Byline: Jeff Siegel

NEW YORK — Former accountants of The Leslie Fay Cos. charged in federal court Wednesday that John J. Pomerantz and other key executives of the apparel company launched a conspiracy lasting for more than two years to fraudulently inflate profits and sales in order to reap huge stock gains and performance bonuses.
BDO Seidman, which promised Tuesday to file the charges, is the first party to implicate Pomerantz, Leslie Fay’s chairman and chief executive officer, in the accounting scandal that rocked the company into Chapter 11 in April 1993.
BDO’s action was brought against Pomerantz, several senior managers and members of Leslie Fay’s board of directors, alleging the group “had knowledge of, and were ultimately responsible for, Leslie Fay’s accounting irregularities.”
In all, the accounting firm, in filing crossclaims and third-party charges in a long-pending class action suit by various Leslie Fay shareholders, named 16 defendants.
Leslie Fay, which has consistently denied that Pomerantz or any executives at the very top rung of management were involved in any wrongdoing, reiterated that denial Wednesday, calling BDO’s charges “unsubstantiated and unfounded.”
Until Wednesday, Donald F. Kenia, the former corporate controller, was the only Leslie Fay executive implicated in the scandal. Kenia pleaded guilty to federal criminal charges of filing a false financial instrument with the Securities and Exchange Commission. He is believed currently to be cooperating with a probe being conducted by the United States Attorney in Scranton, Pa.
Kenia testified that Paul F. Polishan, former senior vice president and chief financial officer of Leslie Fay, was part of the fraud. However, Polishan, who was dismissed from his post in March 1993 — about a month after the accounting scandal was revealed — has not been charged with any crime, and he has denied those accusations. BDO Seidman charged Pomerantz and other senior officials orchestrated the fraud through “systematic coordination” to make the company look better and to reap large bonuses and cash out of Leslie Fay stock soon after a 1991 secondary public offering.
According to BDO Seidman’s summary of claims, Pomerantz “set out to save” the company’s disappointing 1991 second-quarter results by “urging division management to make up the loss in June [1991] through fraudulent pre-billing.”
BDO claims that the fraud, beginning in late 1990, allowed Leslie Fay to conceal a downturn in its business and go ahead with a secondary offering in June 1991. At that time, Odyssey Partners LP, a private investment firm, was able to sell 2.5 million shares of Leslie Fay stock, “reaping profits of over $49 million.” Steven M. Friedman, a general partner with Odyssey, sits on the Leslie Fay board.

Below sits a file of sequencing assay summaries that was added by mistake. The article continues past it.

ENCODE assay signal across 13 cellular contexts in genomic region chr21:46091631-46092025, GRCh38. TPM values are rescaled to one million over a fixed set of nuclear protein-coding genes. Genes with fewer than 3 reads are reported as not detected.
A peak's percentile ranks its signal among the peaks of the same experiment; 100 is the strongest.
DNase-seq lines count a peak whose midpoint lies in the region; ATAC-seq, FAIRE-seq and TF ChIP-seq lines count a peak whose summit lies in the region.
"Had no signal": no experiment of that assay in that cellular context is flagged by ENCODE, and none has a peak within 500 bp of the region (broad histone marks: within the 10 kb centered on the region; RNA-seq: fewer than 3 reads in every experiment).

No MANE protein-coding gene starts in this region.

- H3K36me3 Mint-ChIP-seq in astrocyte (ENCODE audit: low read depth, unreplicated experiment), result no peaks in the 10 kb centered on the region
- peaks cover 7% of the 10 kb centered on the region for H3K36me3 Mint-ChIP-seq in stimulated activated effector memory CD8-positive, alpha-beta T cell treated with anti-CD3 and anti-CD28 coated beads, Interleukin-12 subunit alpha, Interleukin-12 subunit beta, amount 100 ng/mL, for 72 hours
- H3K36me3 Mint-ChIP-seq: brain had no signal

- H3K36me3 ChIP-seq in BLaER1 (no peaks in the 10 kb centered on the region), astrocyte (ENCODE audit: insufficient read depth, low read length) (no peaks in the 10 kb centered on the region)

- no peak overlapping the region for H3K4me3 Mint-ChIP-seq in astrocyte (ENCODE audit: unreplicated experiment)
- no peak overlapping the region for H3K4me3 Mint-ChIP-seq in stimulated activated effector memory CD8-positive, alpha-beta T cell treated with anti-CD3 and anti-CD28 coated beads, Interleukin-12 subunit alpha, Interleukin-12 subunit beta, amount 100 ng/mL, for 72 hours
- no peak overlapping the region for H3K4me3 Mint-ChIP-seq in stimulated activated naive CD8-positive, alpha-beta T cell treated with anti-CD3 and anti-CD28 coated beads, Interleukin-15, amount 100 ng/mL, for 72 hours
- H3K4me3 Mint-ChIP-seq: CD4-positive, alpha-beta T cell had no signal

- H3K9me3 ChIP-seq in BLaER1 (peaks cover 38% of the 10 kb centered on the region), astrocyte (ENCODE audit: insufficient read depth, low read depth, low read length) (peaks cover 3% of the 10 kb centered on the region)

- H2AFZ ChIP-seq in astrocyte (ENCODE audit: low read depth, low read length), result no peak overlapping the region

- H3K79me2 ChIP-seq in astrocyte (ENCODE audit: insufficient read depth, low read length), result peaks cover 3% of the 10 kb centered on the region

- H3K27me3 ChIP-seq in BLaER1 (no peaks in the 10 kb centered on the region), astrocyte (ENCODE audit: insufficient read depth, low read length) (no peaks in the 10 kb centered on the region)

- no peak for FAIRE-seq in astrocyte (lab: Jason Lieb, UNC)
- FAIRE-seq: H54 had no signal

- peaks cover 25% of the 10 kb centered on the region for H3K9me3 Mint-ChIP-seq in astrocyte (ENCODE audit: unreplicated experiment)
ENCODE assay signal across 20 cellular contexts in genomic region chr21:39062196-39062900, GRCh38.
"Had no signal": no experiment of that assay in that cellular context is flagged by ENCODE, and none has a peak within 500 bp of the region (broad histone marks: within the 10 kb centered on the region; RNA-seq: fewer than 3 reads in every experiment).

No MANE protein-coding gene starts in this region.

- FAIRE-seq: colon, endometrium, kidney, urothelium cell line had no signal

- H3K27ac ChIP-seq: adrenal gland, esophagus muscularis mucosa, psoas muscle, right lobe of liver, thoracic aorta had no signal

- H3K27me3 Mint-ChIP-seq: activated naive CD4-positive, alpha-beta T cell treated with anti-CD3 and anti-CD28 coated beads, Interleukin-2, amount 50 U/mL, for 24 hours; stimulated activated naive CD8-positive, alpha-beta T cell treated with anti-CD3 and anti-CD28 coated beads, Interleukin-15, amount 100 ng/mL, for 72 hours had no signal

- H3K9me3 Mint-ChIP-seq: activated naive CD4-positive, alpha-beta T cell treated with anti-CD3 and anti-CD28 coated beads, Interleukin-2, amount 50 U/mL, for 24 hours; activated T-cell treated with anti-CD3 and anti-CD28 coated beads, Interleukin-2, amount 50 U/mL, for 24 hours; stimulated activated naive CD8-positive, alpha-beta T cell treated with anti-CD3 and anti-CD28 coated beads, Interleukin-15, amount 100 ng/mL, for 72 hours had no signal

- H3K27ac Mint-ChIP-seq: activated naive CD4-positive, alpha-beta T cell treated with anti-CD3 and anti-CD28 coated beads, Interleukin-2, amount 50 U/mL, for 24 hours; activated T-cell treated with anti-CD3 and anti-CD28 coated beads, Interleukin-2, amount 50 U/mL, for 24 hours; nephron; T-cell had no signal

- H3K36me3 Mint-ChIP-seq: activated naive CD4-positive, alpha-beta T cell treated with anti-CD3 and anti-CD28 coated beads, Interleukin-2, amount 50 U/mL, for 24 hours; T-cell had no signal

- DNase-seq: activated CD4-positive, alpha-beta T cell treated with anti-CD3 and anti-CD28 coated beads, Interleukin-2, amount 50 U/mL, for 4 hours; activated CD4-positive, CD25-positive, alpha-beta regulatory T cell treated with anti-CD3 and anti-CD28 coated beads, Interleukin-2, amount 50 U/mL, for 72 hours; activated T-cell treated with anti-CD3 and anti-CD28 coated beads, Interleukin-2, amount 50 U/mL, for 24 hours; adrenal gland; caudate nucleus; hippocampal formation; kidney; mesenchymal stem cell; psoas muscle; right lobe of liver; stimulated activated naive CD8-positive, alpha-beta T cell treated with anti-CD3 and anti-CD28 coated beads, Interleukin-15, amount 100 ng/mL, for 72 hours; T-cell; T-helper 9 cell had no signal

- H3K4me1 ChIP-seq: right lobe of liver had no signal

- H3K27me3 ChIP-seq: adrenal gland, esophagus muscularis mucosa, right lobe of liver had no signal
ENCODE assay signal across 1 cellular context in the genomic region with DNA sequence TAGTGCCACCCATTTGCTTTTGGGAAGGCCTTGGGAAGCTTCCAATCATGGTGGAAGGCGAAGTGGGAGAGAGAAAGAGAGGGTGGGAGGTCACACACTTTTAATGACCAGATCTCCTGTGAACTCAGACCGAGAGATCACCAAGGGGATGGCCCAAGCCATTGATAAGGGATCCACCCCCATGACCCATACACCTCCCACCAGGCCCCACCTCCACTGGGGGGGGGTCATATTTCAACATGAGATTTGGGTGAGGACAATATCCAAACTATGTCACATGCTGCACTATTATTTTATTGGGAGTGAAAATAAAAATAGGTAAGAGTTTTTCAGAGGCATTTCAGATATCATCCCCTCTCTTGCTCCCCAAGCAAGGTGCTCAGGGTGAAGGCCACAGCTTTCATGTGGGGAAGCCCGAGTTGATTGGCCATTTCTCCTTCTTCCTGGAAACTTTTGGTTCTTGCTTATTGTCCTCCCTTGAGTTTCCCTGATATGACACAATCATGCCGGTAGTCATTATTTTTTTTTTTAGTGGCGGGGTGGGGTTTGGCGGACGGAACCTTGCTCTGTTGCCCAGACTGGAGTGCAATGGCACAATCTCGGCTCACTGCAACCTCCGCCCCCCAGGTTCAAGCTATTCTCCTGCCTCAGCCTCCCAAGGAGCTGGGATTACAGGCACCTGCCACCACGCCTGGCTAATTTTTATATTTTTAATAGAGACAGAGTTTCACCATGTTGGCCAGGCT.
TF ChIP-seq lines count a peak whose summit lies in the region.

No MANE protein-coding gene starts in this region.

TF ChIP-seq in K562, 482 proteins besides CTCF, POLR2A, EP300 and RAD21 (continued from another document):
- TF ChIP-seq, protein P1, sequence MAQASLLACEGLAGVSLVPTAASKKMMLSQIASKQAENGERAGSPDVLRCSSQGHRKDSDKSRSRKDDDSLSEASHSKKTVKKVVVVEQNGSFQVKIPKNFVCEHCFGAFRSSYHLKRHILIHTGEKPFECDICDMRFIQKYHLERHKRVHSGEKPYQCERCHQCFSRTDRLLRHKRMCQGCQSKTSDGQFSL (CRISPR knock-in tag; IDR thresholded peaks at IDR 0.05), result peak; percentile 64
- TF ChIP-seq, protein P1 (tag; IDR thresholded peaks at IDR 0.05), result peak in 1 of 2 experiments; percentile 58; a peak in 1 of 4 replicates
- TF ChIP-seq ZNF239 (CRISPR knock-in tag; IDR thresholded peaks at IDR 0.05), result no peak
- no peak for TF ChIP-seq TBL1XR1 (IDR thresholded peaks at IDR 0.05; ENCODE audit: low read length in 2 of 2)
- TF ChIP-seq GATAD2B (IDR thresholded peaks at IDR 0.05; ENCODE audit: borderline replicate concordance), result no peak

BDO contends Pomerantz and his wife, Laura, at the time a senior vice president and a member of the board, sold 10,000 shares of Leslie Fay stock shortly after the June 1991 secondary offering, netting about $200,000.
Early in 1992, after the fraudulently inflated earnings for 1991 were announced, John and Laura Pomerantz and Alan Golub — who retired as president and chief operating officer of Leslie Fay at the end of that year — sold a combined 120,000 shares, resulting in more than $2.4 million in proceeds, BDO charges.
At the time, Leslie Fay stock traded at about $20 a share. Leslie Fay shares, traded on the New York Stock Exchange, closed Wednesday at 1/4, up 1/32. Shareholders are not expected to receive any payout under the Chapter 11 reorganization plan.
As reported, Kenia has admitted to falsely inflating sales, profit margins and profits during the scam by creating fictitious shipping tickets and inventory.
In addition to the stock profits, BDO said Pomerantz received “additional compensation” of $2.85 million in 1991. Golub was given a $1.89 million bonus that year, BDO said in court papers.
Ira J. Hechler, an outside member of Leslie Fay’s board, was another who cashed out of Leslie Fay stock early in 1992. Hechler, according to court documents, sold 89,700 shares in Leslie Fay stock in February of that year, realizing a $1.86 million return.
BDO Seidman went on the attack Tuesday after a federal judge unsealed a nearly two-year-old report written by Leslie Fay’s audit committee. The report was critical of Leslie Fay’s senior management but noted that BDO could be liable for damages for not detecting the fraud.
Both the audit committee report and a later report by a court-appointed examiner cleared Pomerantz and other top management of any direct participation in the accounting fraud.
BDO Seidman maintains it cannot be held responsible for the scandal and Leslie Fay’s subsequent misfortunes because, says the firm, the scandal spread from the top, with Pomerantz, Polishan and divisional managers and controllers engaging in pre-billing and other illegal activities that were designed to improve Leslie Fay’s bottom line.
“These fraudulent and unsupported adjustments were widely known and were the subject of gossip and jokes within the company,” BDO wrote in its complaint summary. BDO claims Polishan was referred to in the company as “the magician” for his skill in “creating record earnings despite adverse business conditions.”
The accounting firm further defended itself in court papers by noting that it warned senior management and outside directors that it had detected instances of pre-billing in 1989, 1990 and 1991. BDO said Polishan responded in a letter dated Aug. 8, 1990, saying the company’s various divisions were instructed that pre-billing was “against company policy.”
Besides denials from Leslie Fay, John Pomerantz also denied BDO’s charges, saying that he “knew nothing” about the accounting irregularities until the weekend before they became public. — Fairchild News Service